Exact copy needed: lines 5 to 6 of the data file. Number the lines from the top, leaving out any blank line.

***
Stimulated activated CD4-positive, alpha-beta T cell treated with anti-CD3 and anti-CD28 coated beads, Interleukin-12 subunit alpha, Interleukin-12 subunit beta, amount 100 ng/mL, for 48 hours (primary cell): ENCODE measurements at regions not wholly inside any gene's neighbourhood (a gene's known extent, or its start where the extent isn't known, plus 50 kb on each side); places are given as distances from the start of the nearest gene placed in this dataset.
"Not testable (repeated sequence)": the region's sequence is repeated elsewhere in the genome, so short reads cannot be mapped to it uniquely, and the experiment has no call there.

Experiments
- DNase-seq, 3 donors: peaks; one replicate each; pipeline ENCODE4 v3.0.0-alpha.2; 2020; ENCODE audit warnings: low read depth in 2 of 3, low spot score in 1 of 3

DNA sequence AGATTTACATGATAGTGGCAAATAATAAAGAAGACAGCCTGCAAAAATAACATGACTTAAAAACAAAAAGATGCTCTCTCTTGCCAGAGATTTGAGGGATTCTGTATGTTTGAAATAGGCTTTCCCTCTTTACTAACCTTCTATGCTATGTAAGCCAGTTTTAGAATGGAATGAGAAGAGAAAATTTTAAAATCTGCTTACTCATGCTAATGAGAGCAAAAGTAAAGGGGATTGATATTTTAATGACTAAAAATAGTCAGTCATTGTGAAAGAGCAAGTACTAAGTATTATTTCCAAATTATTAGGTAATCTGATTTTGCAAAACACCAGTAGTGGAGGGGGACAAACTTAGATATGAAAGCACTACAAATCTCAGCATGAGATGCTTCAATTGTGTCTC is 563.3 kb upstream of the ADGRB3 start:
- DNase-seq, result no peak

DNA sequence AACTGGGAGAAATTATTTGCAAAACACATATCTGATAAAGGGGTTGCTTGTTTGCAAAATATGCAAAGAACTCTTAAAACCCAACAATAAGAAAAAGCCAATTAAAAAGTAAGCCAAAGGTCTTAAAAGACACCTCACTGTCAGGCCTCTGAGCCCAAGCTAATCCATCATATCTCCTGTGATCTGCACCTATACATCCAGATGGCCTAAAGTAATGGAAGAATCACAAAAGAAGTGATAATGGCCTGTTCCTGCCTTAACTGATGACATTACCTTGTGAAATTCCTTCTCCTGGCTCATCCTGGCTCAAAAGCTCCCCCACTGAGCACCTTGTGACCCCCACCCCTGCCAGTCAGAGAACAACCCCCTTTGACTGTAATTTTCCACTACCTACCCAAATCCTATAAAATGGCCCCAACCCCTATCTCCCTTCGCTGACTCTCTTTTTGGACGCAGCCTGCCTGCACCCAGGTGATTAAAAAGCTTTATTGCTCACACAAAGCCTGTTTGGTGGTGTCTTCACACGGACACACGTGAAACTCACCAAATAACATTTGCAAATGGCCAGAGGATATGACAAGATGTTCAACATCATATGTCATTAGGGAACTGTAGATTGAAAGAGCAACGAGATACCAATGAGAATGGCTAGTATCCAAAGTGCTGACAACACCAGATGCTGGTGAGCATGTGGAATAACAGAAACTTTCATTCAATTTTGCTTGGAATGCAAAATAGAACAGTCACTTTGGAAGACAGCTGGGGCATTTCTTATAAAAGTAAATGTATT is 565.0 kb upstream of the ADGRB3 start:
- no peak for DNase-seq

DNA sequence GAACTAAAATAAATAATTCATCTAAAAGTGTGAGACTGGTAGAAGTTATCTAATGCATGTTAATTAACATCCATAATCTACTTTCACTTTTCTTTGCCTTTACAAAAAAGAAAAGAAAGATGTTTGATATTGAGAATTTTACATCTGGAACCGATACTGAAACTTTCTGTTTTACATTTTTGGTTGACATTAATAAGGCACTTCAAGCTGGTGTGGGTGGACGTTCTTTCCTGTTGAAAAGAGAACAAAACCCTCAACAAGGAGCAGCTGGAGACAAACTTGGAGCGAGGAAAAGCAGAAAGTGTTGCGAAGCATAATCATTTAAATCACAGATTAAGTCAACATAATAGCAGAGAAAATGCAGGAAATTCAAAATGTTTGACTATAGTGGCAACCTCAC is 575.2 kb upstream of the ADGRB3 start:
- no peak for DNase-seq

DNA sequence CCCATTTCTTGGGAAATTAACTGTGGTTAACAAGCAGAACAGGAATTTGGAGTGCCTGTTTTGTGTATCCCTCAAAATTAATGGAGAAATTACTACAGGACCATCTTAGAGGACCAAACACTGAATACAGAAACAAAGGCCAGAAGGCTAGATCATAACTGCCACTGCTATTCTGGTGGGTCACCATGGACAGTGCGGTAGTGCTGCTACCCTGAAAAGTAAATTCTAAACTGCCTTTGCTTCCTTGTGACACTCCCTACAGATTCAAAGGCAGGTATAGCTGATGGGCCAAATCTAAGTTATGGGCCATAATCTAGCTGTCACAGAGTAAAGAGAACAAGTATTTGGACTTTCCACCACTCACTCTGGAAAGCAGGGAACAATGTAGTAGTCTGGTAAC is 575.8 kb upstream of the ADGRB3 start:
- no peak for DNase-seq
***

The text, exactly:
DNA sequence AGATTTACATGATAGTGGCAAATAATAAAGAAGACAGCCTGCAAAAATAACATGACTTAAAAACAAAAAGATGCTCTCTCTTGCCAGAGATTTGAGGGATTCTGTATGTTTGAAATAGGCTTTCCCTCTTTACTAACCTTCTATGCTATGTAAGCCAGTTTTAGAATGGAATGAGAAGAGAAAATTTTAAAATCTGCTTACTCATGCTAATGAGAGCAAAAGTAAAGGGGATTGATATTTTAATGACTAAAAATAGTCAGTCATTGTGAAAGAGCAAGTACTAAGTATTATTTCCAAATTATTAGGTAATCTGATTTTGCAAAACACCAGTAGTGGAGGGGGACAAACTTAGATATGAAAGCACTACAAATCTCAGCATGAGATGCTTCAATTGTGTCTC is 563.3 kb upstream of the ADGRB3 start:
- DNase-seq, result no peak